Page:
Robert Hillmer Award 2003: Madeline Dennis
I was delighted and shocked to open an e-mail a few months ago from Avanell Scherer, informing me that she and others have nominated me for this prestigious award and asking for more information. Unfortunately, I read the e-mail two weeks after it was written because I was on vacation, on a cruise and without a computer. When I did try to respond, from the Local public library in Sunrise Florida, I discovered that my desktop was too full and TDSB would only let me read my e-mail, no reply until I deleted lots of stuff. Around this time I had to relinquish my computer for the next person.
I did not expect to hear good news when I seemed to ignore the request. Imagine my surprise when I returned home to discover that I was to receive this award.
I didn’t think that I did anything more than most of my colleagues had been doing for years. That involved teaching kids about what Business Studies is all about and making it fun for them to learn and sharing this with others. I should start at the beginning so that you know how amazing it is that I came so far to achieve this success. In the beginning I couldn’t even type my own essays at University and relied upon my Mom and Sister-in–Law to do this.
I was accepted to Lakeshore teachers college and the FEUT at the same time. I tried one day at the elementary teachers college but after being told which end of the pencil to use, I walked out at the lunch break, and kept going. Something I have never done since.
At the interview with the faculty of Ed Registrar, I explained that I wanted to use my undergrad degree in Modern History and Political Science to teach history and if I couldn’t get a job teaching history perhaps I should stay at my first real job as a sales person for a collection agency. He suggested I teach Marketing and since there was not enough Business Studies candidates that year, I would have a choice of schools. I met Professor Bruce Conchie, the Lennox Borel of his day, from the College of Ed and the after ten minutes, my desire to teach history was forever shelved.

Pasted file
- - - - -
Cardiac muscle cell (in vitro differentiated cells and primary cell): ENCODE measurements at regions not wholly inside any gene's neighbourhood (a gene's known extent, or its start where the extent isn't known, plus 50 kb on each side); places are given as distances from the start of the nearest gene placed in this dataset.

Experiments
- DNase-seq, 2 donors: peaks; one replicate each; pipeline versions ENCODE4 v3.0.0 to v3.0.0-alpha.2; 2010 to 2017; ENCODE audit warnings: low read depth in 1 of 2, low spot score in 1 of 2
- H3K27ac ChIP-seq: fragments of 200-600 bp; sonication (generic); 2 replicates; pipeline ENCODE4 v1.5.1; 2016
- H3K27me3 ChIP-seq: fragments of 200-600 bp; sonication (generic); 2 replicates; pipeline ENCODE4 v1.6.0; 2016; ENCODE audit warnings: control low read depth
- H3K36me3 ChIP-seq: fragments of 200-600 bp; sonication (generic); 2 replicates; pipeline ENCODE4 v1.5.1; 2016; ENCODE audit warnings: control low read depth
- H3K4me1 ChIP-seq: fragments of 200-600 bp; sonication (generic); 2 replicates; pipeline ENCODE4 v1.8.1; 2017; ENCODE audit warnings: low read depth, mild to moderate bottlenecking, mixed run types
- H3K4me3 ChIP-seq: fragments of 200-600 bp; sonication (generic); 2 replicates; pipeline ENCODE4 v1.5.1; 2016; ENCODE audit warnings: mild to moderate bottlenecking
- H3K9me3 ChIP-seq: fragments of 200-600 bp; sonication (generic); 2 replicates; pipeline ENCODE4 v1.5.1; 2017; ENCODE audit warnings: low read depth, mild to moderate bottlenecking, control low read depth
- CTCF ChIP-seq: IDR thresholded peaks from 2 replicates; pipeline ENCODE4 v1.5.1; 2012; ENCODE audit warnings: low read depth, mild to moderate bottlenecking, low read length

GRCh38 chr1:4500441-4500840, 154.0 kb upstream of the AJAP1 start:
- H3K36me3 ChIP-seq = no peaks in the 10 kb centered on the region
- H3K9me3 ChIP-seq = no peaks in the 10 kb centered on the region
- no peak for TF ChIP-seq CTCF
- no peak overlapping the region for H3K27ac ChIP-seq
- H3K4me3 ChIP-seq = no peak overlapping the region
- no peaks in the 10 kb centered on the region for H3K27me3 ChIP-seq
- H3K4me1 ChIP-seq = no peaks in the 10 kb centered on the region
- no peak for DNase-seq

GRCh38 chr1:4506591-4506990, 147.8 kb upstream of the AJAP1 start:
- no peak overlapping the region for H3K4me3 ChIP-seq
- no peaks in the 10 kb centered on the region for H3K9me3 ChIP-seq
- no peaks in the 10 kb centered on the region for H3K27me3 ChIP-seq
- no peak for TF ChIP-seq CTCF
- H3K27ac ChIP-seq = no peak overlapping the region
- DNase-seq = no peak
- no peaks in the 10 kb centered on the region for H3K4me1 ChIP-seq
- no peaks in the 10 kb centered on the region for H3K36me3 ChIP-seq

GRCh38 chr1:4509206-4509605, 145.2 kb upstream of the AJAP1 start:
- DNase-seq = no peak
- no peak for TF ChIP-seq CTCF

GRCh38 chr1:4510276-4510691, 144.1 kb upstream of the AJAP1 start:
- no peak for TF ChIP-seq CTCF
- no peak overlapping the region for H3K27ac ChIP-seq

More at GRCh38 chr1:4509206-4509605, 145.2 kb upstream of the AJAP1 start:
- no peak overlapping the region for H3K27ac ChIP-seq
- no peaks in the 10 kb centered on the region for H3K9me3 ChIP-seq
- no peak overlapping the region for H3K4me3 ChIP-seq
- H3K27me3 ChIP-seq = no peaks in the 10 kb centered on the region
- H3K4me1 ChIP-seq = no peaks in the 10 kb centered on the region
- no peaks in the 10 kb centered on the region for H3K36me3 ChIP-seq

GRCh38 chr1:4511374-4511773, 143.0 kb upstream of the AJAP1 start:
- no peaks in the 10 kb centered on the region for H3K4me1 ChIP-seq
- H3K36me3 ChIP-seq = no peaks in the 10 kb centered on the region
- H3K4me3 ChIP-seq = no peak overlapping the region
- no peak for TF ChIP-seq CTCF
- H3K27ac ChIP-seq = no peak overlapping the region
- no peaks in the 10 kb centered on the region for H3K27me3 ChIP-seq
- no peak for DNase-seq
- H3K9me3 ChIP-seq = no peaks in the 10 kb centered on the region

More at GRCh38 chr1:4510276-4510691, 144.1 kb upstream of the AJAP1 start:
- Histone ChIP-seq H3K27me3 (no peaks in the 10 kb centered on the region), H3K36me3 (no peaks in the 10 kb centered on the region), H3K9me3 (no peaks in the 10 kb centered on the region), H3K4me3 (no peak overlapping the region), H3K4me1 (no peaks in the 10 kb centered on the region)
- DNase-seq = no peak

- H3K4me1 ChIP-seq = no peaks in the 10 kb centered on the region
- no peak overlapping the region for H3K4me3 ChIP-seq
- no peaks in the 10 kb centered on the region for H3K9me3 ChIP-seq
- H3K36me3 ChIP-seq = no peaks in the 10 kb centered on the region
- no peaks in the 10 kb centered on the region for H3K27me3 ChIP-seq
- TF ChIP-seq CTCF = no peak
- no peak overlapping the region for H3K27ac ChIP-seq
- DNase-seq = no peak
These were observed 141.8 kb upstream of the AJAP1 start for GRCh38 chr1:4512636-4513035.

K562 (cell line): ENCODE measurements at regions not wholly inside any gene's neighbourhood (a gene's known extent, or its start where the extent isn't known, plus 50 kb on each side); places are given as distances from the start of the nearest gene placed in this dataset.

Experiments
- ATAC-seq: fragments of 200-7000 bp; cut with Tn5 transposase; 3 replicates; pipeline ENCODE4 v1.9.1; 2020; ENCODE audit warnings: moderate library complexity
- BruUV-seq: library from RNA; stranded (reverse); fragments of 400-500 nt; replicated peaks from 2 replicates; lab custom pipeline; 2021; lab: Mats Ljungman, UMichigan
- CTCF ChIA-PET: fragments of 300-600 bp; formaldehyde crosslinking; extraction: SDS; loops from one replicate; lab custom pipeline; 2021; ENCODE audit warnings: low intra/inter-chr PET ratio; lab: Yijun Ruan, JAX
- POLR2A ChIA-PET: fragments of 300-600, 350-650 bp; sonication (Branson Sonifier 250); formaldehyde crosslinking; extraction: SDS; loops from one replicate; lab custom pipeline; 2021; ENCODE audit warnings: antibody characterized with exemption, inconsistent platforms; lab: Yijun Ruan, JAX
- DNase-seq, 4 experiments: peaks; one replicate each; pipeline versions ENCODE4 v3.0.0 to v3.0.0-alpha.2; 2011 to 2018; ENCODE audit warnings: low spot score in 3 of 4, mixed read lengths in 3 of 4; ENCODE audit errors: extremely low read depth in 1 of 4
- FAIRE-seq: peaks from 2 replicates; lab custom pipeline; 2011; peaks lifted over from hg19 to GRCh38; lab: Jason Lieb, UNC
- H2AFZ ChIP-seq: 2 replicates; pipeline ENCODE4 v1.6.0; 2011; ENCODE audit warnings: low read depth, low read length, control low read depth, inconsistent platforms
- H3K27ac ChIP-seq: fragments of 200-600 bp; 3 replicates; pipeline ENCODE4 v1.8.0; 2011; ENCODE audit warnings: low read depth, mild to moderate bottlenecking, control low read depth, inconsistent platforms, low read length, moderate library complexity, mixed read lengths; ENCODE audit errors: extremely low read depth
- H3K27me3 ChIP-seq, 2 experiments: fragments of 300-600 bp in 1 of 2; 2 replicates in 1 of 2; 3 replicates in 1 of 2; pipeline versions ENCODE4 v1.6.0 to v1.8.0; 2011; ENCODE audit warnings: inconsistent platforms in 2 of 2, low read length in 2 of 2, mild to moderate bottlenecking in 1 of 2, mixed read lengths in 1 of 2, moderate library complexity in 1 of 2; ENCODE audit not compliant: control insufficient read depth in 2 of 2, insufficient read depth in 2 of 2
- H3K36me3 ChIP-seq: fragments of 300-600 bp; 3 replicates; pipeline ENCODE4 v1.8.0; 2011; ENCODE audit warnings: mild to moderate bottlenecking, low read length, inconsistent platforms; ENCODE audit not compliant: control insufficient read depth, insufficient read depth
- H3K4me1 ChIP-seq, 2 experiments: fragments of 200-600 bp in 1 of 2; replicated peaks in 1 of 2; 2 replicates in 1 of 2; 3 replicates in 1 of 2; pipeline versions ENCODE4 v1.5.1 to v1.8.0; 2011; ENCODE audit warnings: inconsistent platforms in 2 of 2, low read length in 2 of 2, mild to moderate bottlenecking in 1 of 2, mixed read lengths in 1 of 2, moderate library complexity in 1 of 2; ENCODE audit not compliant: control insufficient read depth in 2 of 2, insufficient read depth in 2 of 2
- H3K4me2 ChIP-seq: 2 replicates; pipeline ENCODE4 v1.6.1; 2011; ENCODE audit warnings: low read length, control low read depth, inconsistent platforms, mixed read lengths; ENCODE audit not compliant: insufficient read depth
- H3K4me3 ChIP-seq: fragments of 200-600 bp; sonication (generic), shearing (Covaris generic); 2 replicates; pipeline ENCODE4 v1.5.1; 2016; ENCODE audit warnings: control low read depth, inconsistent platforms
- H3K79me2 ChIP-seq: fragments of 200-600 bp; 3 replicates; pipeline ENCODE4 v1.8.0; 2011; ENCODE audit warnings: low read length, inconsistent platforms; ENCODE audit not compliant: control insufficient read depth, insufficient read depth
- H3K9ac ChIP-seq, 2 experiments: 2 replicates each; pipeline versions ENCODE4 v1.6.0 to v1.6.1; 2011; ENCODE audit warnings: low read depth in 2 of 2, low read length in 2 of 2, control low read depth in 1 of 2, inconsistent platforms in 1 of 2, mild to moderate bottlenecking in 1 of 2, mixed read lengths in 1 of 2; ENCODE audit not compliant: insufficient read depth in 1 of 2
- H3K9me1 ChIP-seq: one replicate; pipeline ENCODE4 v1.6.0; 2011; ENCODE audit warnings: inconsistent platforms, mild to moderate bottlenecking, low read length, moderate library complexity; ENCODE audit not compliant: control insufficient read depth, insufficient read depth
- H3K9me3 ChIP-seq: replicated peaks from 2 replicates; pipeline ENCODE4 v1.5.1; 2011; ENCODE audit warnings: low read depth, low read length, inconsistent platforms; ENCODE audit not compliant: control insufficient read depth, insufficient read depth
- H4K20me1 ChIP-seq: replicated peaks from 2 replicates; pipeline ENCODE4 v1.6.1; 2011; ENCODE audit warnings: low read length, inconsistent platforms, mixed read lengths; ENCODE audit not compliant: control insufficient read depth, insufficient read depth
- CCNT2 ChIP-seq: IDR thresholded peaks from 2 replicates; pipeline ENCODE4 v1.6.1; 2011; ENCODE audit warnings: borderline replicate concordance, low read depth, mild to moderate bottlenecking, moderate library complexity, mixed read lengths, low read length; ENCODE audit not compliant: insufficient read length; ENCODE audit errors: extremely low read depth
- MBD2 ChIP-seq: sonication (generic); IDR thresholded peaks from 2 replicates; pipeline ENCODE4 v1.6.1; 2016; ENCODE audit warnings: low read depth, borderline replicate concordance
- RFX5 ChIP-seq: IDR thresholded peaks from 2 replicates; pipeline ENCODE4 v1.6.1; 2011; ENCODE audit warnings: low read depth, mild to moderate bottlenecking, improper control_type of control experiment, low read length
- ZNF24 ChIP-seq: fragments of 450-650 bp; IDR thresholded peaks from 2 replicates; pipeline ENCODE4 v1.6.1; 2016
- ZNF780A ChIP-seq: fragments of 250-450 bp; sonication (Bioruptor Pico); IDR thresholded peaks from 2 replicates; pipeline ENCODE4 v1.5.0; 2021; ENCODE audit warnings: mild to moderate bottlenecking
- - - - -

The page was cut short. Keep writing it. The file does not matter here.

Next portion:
I also had to learn keyboarding and I knew that I made the right choice when I got A+ in Keyboarding methods from Professor Seggie , who didn’t know that I could not type and was failing keyboarding at the same time. I learned a very important lesson then, that you do not have be an expert in something to get kids excited about learning it.
Teaching Business Studies was a little different when I started in 1971. I taught my first Data Processing class with a Keypunch machine and later we moved to card readers and mark sense cards. It took kids a whole class to bubble a simple program in Basic and someone always dropped their cards on the floor. I took two Marketing classes at a time on field trips, without any other supervision. Trips to STELCO and Ford were easy.
When I started to teach in Scarborough at Woburn C.I., we had 9 periods a day and six 40 minute classes per day and two on-calls that were always taken. I still remember my first year teaching grade 9 and 10 typing, I still had not mastered the skill myself yet, grade 10 Data Processing, grade 11 and 12 Marketing and I saw 190 kids a day. I was so naïve that I though it was great. We had no photocopier and we lined up for the Gestetne. Our keyboards were blank. Kids really had to learn to touch type. Each Business Studies teacher did typing room supervision twice a week before and after school and detention room for a week at a time. I often wondered who really had the detention.
My curriculum changed from Marketing to Business Law and Business Organization and Management to Administrative Studies and Entrepreneurship, from Data Processing and Keyboarding to Information Technology for Business and International Business.
Since that time I have seen great changes in business studies in our Secondary Schools. I remember the early OBEA competitions as major events that we took turns hosting and when our top achievers had won the school competition and was coached to compete, we took our own typewriters for each student with us. It is much better now…I even had to fill out worker comp for a back injury I had carrying a heavy old manual to my car for the competition.